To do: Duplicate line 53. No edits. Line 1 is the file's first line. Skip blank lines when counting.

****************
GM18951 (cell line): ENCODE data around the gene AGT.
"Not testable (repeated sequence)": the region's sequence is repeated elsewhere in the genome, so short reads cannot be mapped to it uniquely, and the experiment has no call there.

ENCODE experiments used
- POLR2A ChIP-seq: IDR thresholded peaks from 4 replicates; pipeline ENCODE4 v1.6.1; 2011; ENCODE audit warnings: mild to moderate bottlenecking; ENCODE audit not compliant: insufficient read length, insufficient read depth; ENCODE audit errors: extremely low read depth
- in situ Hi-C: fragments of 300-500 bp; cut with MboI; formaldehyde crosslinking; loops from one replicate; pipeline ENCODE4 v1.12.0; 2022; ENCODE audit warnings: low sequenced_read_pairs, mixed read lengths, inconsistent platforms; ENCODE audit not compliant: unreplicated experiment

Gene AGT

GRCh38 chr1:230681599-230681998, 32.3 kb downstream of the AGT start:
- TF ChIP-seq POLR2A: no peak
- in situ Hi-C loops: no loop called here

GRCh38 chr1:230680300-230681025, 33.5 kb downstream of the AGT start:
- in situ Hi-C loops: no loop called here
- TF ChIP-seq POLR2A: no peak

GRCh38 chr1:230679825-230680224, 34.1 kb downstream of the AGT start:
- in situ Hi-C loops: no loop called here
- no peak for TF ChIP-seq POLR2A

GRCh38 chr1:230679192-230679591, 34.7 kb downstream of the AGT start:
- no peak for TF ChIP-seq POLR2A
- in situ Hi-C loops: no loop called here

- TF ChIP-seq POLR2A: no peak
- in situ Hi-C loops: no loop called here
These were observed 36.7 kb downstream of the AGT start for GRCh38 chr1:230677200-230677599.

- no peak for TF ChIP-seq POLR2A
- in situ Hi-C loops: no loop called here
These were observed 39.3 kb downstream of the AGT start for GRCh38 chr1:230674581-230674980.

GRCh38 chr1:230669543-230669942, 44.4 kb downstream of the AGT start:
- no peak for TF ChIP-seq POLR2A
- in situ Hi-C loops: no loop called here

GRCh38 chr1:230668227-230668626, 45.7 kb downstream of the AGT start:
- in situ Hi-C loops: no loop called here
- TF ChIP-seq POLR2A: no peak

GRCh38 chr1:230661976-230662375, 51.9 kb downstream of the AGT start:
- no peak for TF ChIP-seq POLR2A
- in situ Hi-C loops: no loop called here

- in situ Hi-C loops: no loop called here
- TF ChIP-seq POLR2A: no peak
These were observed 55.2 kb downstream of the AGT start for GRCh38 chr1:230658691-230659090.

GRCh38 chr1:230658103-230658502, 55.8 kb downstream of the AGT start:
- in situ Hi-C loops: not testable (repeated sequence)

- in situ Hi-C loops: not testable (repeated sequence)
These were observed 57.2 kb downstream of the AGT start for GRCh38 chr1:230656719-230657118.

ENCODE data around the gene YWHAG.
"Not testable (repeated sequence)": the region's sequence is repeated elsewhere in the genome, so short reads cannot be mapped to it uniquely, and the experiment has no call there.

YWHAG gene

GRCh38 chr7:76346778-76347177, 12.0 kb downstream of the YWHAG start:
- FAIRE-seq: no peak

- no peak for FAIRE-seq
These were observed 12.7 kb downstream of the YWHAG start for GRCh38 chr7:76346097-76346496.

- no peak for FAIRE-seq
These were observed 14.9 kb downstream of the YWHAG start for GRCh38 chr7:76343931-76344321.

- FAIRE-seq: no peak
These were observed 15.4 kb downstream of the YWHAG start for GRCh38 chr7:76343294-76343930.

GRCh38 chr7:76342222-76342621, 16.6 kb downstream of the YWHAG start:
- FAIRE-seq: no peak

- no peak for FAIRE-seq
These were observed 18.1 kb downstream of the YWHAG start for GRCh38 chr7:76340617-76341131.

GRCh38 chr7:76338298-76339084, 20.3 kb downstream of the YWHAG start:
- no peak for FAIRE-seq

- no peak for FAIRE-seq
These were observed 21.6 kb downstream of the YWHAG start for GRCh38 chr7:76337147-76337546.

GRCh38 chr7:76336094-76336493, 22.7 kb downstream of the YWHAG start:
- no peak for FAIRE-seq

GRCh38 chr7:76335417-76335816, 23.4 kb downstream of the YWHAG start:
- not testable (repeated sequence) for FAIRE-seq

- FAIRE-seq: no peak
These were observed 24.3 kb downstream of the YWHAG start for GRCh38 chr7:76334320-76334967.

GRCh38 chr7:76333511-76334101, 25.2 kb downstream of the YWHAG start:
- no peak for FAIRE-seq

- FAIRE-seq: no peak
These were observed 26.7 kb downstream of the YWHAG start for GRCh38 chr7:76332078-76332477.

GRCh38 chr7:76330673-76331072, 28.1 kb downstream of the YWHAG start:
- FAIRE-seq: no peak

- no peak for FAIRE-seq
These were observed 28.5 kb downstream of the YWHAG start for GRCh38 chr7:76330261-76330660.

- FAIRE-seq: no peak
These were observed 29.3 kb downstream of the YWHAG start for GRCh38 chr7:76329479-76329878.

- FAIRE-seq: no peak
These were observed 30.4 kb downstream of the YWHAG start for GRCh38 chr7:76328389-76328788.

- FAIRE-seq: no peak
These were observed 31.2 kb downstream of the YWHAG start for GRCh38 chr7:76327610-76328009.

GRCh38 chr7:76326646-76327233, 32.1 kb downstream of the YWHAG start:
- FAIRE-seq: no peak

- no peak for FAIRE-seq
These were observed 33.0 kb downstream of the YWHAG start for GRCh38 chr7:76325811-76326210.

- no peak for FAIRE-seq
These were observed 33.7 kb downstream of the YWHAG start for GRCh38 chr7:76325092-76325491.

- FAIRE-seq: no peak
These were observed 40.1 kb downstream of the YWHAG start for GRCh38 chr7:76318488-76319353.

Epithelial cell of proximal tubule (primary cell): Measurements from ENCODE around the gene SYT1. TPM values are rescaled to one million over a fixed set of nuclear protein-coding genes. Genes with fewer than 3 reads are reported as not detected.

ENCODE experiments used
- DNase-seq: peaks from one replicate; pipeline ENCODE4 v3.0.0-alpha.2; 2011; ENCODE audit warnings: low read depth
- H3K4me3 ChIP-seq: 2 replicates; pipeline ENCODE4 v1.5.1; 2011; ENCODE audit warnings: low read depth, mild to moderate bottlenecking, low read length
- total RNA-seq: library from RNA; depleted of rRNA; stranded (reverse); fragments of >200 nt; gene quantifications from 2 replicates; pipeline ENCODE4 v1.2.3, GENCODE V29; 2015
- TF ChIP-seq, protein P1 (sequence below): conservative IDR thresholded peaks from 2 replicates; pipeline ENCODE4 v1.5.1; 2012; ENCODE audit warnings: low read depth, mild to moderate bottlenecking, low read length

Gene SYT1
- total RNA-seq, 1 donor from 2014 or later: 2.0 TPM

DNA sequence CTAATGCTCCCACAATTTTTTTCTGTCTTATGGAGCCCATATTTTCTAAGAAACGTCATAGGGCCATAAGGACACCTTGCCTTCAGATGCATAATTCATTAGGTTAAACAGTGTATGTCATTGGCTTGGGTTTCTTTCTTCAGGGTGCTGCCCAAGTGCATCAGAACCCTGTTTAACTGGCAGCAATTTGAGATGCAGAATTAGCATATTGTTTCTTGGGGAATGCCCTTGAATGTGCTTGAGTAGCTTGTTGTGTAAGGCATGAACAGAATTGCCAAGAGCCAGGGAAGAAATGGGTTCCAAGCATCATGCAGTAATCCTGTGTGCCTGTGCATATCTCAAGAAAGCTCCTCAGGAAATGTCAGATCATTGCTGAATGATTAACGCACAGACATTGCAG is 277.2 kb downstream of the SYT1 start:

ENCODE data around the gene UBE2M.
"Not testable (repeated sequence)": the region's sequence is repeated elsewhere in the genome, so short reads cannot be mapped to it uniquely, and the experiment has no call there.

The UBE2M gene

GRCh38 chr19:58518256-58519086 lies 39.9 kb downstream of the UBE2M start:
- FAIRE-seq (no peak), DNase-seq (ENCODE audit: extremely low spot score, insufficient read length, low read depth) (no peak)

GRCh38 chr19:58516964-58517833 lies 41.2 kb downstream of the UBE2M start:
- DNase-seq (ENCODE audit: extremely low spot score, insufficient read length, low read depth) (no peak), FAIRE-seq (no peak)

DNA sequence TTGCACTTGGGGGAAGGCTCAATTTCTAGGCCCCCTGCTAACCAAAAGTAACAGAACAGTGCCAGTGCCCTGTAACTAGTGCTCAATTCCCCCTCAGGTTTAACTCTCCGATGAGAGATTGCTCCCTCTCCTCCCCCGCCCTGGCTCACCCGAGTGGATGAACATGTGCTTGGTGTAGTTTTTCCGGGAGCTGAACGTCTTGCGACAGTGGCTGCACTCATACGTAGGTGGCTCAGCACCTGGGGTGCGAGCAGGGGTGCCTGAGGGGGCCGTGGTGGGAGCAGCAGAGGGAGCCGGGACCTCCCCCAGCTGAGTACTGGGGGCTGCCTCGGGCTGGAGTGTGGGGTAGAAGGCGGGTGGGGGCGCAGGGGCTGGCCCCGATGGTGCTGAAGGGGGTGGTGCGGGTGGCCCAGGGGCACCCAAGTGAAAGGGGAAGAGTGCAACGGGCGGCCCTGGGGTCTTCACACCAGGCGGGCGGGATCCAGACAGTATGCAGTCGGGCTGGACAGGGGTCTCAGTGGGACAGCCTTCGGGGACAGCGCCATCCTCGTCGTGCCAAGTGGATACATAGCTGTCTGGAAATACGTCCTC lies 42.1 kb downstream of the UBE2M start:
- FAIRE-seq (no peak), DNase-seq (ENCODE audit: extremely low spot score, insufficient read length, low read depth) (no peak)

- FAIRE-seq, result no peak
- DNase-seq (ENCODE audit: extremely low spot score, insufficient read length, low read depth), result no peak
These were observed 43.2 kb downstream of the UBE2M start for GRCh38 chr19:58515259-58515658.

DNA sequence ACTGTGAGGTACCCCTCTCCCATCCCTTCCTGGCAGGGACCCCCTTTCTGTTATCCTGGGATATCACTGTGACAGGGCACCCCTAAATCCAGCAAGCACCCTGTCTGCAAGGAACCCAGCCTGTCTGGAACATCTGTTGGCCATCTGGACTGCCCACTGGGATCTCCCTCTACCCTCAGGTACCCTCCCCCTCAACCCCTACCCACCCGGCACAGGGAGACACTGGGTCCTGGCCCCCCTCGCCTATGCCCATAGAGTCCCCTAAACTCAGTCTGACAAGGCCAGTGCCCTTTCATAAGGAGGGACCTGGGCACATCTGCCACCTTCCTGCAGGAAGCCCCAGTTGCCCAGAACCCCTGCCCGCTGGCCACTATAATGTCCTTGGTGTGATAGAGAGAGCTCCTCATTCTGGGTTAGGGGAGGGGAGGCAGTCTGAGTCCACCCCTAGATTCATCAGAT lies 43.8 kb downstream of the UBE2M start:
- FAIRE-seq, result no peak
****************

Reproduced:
- FAIRE-seq: no peak